College Students Face New Mental Health Challenges

By Sonia Sevilla (Own work) [CC0], via Wikimedia Commons

Depression used to be the number one problem that faced college students across the United States. However, according to the New York Times, that is no longer the case.


Currently, anxiety is the number one main problem facing college students in the country today. The Times cited a recent study of more than 100,000 students by the Center for Collegiate Mental Health at Penn State. The study found that more than half of students seeking help a campus clinics reported anxiety as the main issue.

Mental health counselor’s state students today have a much harder time dealing with anxiety than in previous generations. This fact is partially due to the prevalence of “helicopter parents.”
Dan Jones, director of counseling and psychological services at Appalachian State University in Boone, North Carolina states, “They can’t tolerate discomfort or having to struggle. A primary symptom of is worrying, and they don’t have the ability to soothe themselves.”

The number of students who are contending with mental illness has been steadily on the rise in recent years. In 2010, the New York Times reported a national survey showed that nearly half of all college students had sought counseling for serious mental health issues. This figure was double the rate that was reported in 2000.

In 2010, the American College Counseling Association cited by the NY Times found that 24 percent of college students seeking mental health services were on antidepressant medications, as compared to 17 percent in 2000.

After anxiety and depression, the most common reason why students are seeking mental health services is due to relationship and family issues, stress and academic performance.

Going to college can be very stressful and it can be hard to juggle new surroundings, new friends, work and family life. Trying to adjust to college life can be intense and frustrating, which is normal. The children of today need to learn how to balance anxiety and cope with stress in healthier ways.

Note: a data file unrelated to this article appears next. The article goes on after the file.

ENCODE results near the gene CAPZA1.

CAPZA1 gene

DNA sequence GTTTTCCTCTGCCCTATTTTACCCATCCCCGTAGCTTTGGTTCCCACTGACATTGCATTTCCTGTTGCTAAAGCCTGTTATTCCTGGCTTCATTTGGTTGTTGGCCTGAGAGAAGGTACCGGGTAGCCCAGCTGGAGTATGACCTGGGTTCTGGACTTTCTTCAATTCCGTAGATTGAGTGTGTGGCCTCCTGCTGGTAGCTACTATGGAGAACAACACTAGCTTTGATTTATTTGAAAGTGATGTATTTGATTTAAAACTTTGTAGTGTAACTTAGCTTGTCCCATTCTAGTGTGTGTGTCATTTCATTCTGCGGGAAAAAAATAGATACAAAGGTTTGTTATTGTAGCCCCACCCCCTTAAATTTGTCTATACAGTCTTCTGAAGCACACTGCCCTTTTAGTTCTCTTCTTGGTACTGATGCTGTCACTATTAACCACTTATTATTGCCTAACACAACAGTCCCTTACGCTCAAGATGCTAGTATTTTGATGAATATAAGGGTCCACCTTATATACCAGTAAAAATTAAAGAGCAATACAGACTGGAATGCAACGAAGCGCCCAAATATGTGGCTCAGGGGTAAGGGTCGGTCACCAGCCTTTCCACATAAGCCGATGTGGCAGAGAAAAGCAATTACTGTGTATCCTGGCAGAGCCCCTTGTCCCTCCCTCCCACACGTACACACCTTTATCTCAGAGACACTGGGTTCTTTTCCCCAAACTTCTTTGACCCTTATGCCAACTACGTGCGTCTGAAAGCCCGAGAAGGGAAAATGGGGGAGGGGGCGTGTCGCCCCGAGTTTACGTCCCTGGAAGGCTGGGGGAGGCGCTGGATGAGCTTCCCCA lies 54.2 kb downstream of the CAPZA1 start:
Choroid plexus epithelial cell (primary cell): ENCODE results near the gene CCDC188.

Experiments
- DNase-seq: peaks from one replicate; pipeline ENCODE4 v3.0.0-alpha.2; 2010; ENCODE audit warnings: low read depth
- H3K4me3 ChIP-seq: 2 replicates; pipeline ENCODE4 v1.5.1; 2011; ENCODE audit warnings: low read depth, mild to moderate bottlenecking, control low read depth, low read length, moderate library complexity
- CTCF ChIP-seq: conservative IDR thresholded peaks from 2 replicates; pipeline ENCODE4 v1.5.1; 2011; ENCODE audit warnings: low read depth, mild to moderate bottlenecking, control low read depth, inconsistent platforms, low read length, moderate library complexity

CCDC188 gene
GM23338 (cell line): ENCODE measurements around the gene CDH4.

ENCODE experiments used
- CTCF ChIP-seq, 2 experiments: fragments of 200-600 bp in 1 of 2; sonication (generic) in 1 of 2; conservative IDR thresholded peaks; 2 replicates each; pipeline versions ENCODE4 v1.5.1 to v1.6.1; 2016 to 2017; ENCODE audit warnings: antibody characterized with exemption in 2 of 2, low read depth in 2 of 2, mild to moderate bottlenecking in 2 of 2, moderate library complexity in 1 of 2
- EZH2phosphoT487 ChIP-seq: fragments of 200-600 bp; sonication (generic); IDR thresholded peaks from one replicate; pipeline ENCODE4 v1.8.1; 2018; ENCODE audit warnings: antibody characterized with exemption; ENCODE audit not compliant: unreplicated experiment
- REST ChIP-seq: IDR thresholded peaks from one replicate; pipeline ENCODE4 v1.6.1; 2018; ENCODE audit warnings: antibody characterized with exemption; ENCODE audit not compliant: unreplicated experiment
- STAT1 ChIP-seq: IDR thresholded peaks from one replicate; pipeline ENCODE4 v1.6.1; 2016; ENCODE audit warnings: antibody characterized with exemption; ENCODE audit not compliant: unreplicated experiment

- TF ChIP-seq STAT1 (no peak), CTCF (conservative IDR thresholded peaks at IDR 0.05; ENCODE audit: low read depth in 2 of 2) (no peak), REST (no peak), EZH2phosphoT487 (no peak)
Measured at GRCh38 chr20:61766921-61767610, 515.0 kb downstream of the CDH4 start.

Everyday Stress or Anxiety Disorder?

Anxiety is helpful and it keeps people out of harm’s way and warns us when there is a need to take action. However, anxiety that’s ever-present, uncontrollable and overwhelming may be indicative of something deeper going on.

The term “anxiety disorder” includes panic attacks, panic disorder, generalized anxiety disorder, separation anxiety, selective mutism, and social anxiety disorders. Although obsessive compulsive disorder and posttraumatic stress disorders are closely related to anxiety disorders, they are more closely associated with depression.

How to Deal with Stress

In order for college students to avoid falling victim to anxiety and stress, the Anxiety and Depression Association of America recommends using a variety of different strategies. Taking a time out and practicing yoga, meditating and learning relaxation techniques can help clear the mind and allow a person to gain a better perception of issues going on in their life.

Practicing healthy eating habits and regularly engaging in exercising are great ways to make sure the body and mind stay functioning normally. Limiting alcohol and caffeine and getting enough sleep will also help in how a person deals with stress and anxiety.

The key to managing stress and anxiety is to take care of yourself and finding the right balance of things to make you feel peaceful and calm. By allowing children to go through life’s struggles and figuring out solutions to their own problems, parents can alleviate the chances of them being unable to deal effectively with stress and anxiety.


The information provided on the is designed to support, not replace, the relationship that exists between a patient/site visitor and his/her health professional. This information is solely for informational and educational purposes. The publication of this information does not constitute the practice of medicine, and this information does not replace the advice of your physician or other health care provider. Neither the owners or employees of nor the author(s) of site content take responsibility for any possible consequences from any treatment, procedure, exercise, dietary modification, action or application of medication which results from reading this site. Always speak with your primary health care provider before engaging in any form of self treatment. Please see our Legal Statement for further information.

PsyWeb Poll

Are you currently taking or have you ever been prescribed anti-depressants?
Total votes: 3979